Seimone Augustus, the Lynx’s longest-tenured player and Fowles’s former LSU teammate, admits she had no idea about her friend’s interests away from basketball. Still, she and other teammates held Fowles accountable through their sustained interest. "They ask a lot of questions, and that allows me to process what I've read, to explain,” Fowles says. Her most captive audience arrived in 2018 in the form of point guard Danielle Robinson, who began to pose the most outside-the-box questions Fowles had yet fielded about her studies. Robinson says her “eyes got so wide and mouth got so big” when she learned about her center’s post-career plans, and she checked any sense of propriety or squeamishness. Robinson wanted to know about bowel movements. In the cold tank, during Fowles’s microbiology trimester, the two had a long talk about communicable diseases and whether a mortician might catch one from a corpse. (It’s possible.) “It’s fun to see the happiness on her face and to know she’s doing something she’s so passionate about,” Robinson says. “Syl, when she puts her mind to something, she’s going to do it—whether it’s basketball, whether it’s off the court, whether it’s school.”
Fowles is a master of scheduling and compartmentalization. Practice, then media, then a nap, then studying. She’s told her family not to call until 7 or 8 p.m., lest they interrupt. The whole thing might sound vaguely militaristic, but it works, and Fowles has never felt her studies tugging her away from basketball, or vice-versa. “Wherever she is, that’s what she’s focused on,” Reeve says, and the coach remains in awe of what Fowles did in 2017, especially. It wasn’t just that she was interning at Lind. It wasn’t just that the team was winning. It was that Fowles was traveling back-and-forth without a hitch while her team worked her into a bigger role than she’d yet seen in Minnesota. “We lost the championship in 2016, and we thought we needed to make Sylvia a focal point,” Reeve says. “We identified ways that she could be even better. We wanted to put more eggs in her basket.”
And Fowles took it on without a blink, without a dropped class or an extra nap. She averaged 30.8 minutes, 18.9 points and 10.4 rebounds, won a title, won an MVP, went to China, kept on studying with the aid of a hot-spot her translator provided for when the Chinese Internet was “sucky-sucky,” which it often was. Now, Fowles is just a few credits away from an associate’s degree. She finished pathology and accounting in June, microbiology in July. She’s thinking about which jobs at a funeral home she’d like to do—embalming and cosmetology—and she’s listening to job offers from acquaintances in Chicago, Minneapolis and back home in Miami, where she thinks she wants to return.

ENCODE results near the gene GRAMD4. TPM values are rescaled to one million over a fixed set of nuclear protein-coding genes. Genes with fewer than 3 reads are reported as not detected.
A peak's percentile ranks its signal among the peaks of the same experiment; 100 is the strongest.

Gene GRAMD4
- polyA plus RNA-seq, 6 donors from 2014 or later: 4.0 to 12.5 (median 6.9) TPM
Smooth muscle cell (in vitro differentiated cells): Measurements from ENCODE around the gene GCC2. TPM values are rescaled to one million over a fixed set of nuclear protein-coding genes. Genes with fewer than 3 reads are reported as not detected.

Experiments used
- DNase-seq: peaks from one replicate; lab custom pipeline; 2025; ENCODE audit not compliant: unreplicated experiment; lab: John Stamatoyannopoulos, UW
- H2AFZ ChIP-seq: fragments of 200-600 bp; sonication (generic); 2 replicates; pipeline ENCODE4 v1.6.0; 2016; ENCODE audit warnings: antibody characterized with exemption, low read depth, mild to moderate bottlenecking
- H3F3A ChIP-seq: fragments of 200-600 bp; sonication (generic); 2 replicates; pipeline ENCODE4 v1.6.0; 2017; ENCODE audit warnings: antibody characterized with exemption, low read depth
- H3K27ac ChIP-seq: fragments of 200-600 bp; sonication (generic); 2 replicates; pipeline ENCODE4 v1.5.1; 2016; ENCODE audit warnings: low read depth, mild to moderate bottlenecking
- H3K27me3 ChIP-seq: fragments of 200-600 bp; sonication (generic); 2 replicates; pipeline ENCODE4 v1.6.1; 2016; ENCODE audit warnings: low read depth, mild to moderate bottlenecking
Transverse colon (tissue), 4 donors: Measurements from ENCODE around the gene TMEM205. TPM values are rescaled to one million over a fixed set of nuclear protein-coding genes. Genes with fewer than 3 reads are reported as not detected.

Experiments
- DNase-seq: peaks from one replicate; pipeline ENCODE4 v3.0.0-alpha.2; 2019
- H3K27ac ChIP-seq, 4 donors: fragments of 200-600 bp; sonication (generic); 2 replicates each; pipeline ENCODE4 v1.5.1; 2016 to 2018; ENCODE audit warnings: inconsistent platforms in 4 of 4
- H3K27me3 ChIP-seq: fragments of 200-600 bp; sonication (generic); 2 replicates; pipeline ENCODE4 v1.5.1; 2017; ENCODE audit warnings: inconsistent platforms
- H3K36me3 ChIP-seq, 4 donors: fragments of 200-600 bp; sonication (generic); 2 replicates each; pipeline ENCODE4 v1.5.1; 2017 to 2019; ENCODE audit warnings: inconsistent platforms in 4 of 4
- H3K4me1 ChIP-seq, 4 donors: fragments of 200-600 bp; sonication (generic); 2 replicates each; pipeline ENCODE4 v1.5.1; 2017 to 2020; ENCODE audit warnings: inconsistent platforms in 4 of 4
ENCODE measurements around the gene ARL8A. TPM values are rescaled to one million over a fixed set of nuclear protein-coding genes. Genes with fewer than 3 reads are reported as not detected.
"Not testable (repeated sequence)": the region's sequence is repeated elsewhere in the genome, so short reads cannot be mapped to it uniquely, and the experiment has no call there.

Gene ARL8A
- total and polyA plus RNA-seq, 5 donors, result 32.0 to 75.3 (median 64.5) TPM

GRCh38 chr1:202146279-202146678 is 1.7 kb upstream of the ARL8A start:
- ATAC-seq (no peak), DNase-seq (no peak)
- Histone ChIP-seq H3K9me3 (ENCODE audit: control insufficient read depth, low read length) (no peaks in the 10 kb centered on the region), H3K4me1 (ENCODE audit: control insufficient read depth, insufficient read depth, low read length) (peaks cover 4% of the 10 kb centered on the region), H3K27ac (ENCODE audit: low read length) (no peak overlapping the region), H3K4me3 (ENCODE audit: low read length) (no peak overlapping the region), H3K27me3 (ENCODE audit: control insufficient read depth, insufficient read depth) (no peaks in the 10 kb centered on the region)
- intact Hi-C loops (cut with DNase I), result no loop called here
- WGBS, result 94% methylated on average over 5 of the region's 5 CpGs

If Fowles were to keep up a full course load, she could finish her degree in January, but with the postseason looming, she thinks it’s best to take things slow when classes pick back up in September. For the second straight winter, she’s planning to stay in the United States, to spend time with family and get to New York for two weeks of required on-campus work at AAMI. And then, almost 20 years after losing her grandmother, nine years after first enrolling in school, Fowles will likely be finished around the time she picks up a basketball next summer for her 13th season as a pro.
For now, though, she’s content with her dual identity, cramming for a final before the WNBA All-Star game, worrying about grades and her team’s playoff push at the same time. (Minnesota hasn’t missed the postseason since Reeve’s first year, 2010, but after appearing in six out of seven WNBA Finals from 2011-17, the team lost in a single-elimination first-round game last summer to the Sparks. If the season ended today, Minnesota would be the last team in the playoff field.) Even during her internship in Alexandria, Fowles embraced the fact that she was more than just another student padding her resume; she and Lind would often talk hoops over lunch, and occasionally a member of a grieving family would notice the 6’6” woman and make the connection that yes, that was the Lynx center helping out.
Last summer, as Lind met with a family just before a funeral, the deceased’s husband mentioned offhand that his wife had been a huge fan of the Lynx. Fowles had already departed for Minneapolis before the proceedings had begun, but she’d played a big role in preparing for the day. Lind was disappointed she couldn’t introduce Fowles, whom she says is the “nicest person I’ve ever met” to the family, but she did the next best thing, informing the husband that Sylvia Fowles—yes, that Sylvia Fowles—had been instrumental in preparing for the service.
The man was surprised, touched. He told Lind that his wife would have loved to know that. The funeral went on, and Fowles prepared for her next game, living the weirdest and most wonderful double life in sports.